Aubry F.,Fondation Alliance BioSecure |
Reboul M.,Fondation Alliance BioSecure |
And 6 more authors.
Journal of Biomolecular Screening | Year: 2012
Connexins are transmembrane proteins involved in gap junction intercellular communication. They present cell- and tissue-specific expression, with own electric and metabolic coupling specificities. These proteins are involved in numerous physiological processes in the brain and among them neuronal synchronization and trafficking of glucose. Such proteins are also described as being misregulated in various pathologies in the central nervous system. Thus, connexin blockers have been proposed as pharmacological tools to dissect these implications. However, such approaches lack accurate characterization of known inhibitors toward gap junction isoform specificity. In addition, those compounds are limited to few chemical classes and exhibit other activities, for example, an anti-inflammatory effect. The aims of this study were to evaluate the selectivity of described inhibitors and to enrich this pharmacopeia by new chemical classes. In this study, we present the specificity of published inhibitors toward several connexin isoforms expressed in the brain. Furthermore, after a screening of compounds using cellular models, we identified seven new inhibitors, with high functional reversibility and different relative selectivity toward isoforms. They constitute new chemical classes of connexin modulators completing those previously described. These new inhibitors might also provide new insights in understanding numerous pathophysiological processes involving gap junctions. © 2012 Society for Laboratory Automation and Screening.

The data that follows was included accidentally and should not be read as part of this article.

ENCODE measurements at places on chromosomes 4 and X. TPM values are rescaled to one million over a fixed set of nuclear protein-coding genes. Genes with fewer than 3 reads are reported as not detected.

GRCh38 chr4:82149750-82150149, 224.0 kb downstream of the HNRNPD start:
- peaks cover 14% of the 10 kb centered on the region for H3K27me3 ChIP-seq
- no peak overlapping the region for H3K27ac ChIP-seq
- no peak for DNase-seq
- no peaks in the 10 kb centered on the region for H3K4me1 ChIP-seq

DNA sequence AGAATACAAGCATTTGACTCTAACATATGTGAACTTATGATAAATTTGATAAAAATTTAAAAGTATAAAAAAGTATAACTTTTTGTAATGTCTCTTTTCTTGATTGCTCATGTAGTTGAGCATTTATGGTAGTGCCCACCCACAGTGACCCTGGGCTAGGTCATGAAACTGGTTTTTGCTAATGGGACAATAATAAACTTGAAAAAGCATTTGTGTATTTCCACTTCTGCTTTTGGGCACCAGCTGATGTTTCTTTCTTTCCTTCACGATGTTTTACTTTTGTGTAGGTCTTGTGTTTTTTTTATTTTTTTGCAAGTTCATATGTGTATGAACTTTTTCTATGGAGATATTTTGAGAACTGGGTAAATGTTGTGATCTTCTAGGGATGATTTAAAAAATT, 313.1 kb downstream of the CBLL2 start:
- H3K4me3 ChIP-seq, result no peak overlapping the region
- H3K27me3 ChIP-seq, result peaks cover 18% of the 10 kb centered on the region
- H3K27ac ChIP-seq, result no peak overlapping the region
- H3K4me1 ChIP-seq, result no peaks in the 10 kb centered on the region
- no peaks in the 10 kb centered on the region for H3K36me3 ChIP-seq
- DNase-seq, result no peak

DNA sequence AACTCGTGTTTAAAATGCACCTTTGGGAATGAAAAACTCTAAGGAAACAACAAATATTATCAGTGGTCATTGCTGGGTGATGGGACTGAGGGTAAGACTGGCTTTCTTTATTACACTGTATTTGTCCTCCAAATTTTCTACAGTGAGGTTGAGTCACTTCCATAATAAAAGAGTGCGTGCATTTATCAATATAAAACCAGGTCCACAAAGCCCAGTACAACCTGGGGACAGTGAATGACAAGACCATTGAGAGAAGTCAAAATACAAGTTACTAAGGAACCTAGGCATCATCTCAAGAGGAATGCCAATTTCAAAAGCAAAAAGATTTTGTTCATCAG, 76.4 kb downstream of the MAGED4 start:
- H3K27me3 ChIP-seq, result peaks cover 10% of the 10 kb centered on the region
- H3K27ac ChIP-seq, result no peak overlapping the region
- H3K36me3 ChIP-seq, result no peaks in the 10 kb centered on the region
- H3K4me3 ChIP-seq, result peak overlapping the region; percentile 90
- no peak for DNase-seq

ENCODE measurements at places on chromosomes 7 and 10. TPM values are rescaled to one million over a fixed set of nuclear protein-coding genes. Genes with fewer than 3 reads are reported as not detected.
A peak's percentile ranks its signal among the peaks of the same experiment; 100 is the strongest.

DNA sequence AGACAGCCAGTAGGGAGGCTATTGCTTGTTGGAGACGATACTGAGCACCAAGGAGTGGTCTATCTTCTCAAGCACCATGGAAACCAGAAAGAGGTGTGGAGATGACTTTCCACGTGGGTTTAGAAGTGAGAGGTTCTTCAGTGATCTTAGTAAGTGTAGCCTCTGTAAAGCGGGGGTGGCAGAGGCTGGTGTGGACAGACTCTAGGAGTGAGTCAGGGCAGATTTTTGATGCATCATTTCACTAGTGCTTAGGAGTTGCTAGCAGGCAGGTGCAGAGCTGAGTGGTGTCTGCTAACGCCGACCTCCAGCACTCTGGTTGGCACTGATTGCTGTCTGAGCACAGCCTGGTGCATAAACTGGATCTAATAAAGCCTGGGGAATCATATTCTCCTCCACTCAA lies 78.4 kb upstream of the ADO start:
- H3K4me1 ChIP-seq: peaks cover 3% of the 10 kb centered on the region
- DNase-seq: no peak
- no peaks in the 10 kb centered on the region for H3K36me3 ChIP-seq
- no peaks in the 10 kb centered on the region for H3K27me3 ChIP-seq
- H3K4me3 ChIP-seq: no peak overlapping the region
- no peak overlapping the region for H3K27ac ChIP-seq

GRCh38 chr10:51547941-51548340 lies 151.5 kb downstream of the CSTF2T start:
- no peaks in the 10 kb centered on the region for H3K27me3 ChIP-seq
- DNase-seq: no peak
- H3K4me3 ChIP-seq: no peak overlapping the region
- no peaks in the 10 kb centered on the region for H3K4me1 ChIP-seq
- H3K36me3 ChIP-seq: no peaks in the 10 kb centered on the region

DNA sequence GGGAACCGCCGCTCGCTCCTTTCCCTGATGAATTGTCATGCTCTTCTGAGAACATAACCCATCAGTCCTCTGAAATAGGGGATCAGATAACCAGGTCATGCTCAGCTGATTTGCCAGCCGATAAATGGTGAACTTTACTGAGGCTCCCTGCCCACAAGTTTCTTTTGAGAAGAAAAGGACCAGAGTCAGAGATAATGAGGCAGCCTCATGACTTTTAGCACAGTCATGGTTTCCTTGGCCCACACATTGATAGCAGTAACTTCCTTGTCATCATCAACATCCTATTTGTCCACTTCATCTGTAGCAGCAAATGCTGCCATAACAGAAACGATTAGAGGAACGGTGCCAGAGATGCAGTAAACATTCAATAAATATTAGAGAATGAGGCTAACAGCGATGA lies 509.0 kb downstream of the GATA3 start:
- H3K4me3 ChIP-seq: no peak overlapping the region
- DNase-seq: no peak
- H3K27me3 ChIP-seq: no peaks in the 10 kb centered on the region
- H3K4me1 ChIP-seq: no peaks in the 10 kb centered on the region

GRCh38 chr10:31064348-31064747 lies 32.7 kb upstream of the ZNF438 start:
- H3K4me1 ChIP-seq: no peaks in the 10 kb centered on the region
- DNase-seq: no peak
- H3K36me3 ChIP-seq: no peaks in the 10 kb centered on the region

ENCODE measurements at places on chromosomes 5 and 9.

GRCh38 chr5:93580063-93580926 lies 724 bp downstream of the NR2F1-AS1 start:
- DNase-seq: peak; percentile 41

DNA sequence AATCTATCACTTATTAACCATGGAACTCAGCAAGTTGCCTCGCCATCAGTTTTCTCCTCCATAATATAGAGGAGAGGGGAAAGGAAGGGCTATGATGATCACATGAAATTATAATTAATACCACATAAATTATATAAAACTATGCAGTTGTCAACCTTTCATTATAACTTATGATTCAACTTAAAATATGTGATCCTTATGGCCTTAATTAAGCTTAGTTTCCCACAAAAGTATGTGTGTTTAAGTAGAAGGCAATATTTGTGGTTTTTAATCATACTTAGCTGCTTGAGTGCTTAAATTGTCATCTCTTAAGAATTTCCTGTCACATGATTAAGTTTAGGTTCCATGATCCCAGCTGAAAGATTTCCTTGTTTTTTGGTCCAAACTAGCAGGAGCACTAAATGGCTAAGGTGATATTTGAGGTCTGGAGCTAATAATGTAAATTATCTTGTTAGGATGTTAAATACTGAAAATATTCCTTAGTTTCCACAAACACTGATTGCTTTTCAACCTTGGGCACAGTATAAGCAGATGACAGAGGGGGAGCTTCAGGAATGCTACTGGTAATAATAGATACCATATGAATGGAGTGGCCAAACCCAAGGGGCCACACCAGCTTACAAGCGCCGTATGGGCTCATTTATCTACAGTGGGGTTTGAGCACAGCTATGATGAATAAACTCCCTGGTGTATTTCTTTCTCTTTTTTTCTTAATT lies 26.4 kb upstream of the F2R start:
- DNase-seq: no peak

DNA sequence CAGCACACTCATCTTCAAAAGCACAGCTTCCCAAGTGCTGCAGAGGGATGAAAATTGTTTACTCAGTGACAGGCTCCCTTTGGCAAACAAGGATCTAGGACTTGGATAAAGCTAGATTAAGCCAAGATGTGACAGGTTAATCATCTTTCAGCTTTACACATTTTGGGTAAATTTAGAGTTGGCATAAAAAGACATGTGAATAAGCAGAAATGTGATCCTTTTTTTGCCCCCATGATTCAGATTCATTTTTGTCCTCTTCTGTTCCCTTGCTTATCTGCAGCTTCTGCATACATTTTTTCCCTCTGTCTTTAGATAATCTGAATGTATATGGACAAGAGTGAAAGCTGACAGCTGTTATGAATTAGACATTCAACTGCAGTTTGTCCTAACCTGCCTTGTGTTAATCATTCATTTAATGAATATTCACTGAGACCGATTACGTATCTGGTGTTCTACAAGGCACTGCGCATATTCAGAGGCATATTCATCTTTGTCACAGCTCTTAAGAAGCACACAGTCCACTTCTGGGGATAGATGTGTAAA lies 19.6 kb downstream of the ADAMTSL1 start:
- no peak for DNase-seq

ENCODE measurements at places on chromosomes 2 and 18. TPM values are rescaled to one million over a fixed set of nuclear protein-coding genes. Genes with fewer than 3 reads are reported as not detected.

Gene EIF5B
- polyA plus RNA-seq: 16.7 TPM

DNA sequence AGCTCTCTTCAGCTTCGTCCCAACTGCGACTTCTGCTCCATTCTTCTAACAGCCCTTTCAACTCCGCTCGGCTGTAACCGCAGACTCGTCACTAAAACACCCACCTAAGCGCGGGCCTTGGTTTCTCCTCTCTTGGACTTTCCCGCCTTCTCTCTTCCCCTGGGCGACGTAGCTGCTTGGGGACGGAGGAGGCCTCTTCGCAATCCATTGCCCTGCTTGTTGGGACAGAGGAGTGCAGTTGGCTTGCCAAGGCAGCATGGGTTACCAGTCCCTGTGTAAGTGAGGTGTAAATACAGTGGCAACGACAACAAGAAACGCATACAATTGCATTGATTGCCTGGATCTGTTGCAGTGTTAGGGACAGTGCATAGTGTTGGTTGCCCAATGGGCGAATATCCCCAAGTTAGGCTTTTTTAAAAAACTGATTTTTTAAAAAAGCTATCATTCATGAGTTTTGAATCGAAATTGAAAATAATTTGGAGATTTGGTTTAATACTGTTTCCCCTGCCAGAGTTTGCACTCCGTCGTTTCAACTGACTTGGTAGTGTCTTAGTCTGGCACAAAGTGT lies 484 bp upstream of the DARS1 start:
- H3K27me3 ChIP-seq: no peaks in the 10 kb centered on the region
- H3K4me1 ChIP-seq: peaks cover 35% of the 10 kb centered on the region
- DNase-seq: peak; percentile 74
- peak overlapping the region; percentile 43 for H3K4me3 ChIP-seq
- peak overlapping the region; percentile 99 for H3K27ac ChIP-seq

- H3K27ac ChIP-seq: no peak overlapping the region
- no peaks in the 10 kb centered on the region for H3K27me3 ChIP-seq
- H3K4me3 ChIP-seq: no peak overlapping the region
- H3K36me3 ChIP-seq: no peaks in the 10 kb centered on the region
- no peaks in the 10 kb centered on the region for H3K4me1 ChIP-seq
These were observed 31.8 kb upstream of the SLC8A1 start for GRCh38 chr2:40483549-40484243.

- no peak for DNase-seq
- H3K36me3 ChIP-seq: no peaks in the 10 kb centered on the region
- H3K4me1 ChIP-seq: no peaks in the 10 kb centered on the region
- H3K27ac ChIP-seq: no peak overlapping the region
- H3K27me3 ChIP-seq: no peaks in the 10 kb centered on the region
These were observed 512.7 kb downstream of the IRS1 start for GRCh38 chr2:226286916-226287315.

PubMed | Theranexus, CHU Clermont Ferrand, French Institute of Health and Medical Research and Collège de France
Type: | Journal: Scientific reports | Year: 2016